Tuesday, July 22, 2008

USPTO relies heavily on Chevron in its appeal brief in Tafas v. Dudas

Patently-O has a copy of the USPTO's appeal brief in Tafas v. Dudas.

Of statutory authority:

The USPTO’s principal source of patent rulemaking authority is 35 U.S.C.
§ 2(b)(2). Section 2(b)(2) authorizes the USPTO to “establish regulations, not
inconsistent with law, which shall govern the conduct of proceedings in the Office.”

Was humor intended in the following?

The Office gave notice, solicited public comments, and
conducted public meetings to discuss the proposed changes. After spending more than
one year analyzing the public comments, the Office modified its original proposals
and issued revised rules. See JA51-179 (72 Fed. Reg. 46717-46843 (Aug. 21, 2007)
(final rules)).

Of rationale:

Finally, when the patent application process can continue without end, “the
public is left with an uncertainty as to what the set of patents resulting from the initial
application will cover.” JA54 (72 Fed. Reg. 46718). Thus, the prior rules and their
abuse “impose a burden on innovation both by retarding the Office’s ability to
examine new applications and by undermining the function of claims to notify the
public as to what technology is or is not available for use.” Id. The misuse of
continued examination practices such as intentional delay “also prejudices the public
by keeping applications in pending status while awaiting developments in similar or
parallel technology and then later amending * * * applications to cover these
developments.” Id. at 46719.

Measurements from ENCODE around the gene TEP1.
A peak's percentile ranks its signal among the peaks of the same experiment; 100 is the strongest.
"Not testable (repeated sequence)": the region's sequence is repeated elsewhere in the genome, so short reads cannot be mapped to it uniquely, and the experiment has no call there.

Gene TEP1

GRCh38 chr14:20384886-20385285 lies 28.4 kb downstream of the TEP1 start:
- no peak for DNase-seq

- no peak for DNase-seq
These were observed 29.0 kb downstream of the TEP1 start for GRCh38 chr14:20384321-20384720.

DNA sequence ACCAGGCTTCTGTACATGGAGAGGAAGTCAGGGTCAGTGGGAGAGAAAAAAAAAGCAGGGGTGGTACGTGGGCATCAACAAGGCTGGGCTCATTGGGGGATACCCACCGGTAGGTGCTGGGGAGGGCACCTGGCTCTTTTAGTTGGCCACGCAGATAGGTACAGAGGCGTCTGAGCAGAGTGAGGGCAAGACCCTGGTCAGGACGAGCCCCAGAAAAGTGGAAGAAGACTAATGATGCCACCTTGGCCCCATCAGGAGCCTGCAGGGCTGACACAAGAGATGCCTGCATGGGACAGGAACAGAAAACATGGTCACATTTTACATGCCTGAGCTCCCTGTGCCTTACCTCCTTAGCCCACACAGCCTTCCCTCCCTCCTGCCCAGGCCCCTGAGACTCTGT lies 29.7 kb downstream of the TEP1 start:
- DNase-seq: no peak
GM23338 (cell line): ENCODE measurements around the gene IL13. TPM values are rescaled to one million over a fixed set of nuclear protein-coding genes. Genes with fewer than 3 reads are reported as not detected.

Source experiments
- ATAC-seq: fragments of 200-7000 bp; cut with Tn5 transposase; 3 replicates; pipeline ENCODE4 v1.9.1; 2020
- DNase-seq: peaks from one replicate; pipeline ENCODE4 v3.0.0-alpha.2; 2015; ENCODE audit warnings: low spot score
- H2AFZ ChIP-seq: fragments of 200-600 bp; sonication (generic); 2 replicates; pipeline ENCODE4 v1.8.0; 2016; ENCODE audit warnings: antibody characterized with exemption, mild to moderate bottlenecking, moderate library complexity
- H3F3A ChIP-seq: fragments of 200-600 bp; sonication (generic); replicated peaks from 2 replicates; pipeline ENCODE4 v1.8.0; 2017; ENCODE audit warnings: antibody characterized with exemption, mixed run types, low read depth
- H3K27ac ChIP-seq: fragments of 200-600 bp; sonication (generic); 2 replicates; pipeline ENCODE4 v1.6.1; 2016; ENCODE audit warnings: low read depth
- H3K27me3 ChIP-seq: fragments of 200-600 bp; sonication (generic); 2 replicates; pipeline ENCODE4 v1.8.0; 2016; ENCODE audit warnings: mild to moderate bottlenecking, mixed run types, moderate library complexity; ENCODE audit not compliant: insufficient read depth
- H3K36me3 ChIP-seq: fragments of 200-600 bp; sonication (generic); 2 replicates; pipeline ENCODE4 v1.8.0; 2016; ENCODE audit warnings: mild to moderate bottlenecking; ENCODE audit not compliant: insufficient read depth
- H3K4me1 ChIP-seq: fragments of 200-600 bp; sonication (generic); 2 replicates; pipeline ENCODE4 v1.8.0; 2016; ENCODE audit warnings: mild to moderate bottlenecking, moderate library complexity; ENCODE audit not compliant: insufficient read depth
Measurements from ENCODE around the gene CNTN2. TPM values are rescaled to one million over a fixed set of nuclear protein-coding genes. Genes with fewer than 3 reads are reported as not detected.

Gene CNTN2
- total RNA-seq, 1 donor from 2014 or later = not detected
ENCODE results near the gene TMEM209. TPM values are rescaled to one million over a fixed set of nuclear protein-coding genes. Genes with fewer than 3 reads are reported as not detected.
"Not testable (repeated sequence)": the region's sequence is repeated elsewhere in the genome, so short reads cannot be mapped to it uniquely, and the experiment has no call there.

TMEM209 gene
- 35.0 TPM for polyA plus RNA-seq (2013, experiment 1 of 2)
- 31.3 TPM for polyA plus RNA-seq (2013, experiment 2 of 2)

Chevron does appear [a lot]:

In holding that the Final Rules are ultra vires, the court made no effort to
measure the Final Rules against the actual terms of Section 2(b)(2), nor did the court
give the USPTO's interpretation of that provision the deference required by Chevron
U.S.A., Inc. v. Natural Resources Defense Council, Inc., 467 U.S. 837 (1984), and its
progeny. Instead, the court held that the Office is confined to issuing procedural rules
and that the Final Rules are impermissibly substantive.

Of one of the basic issues:

The district court held that Rules 78 and 114 conflict with Section 120 and
132(b), respectively, because the rules place “hard limits” on the number of
continuation applications and RCEs that an applicant may file, while the statutory
provisions entitle applicants to make an unlimited number of such filings. But the
rules do not in fact limit the number of continuation applications and RCEs that may
be filed; they simply require an applicant to show the need for further filings once a
threshold number of filings has been made.

Of standard of review:

This Court reviews a district court’s grant of summary judgment without
deference to the lower court, applying the same standard as the district court. Star
Fruits, S.N.C. v. United States, 393 F.3d 1277, 1281 (Fed. Cir. 2005); see also Florida
Light & Power Co. v. Lorion, 470 U.S. 729, 744 (1985) (court of appeals and district
court perform “identical task” in reviewing agency action under APA). The critical
question is thus the standard that the district court ought to have employed in
adjudicating the validity of the Final Rules.

Justice Scalia is cited:

More generally, “it is settled law that the rule of deference applies even to an
agency’s interpretation of its own statutory authority or jurisdiction.” Mississippi
Power & Light Co. v. Mississippi ex rel. Moore, 487 U.S. 354, 381 (1998) (Scalia, J.,
concurring) (collecting cases).

See also



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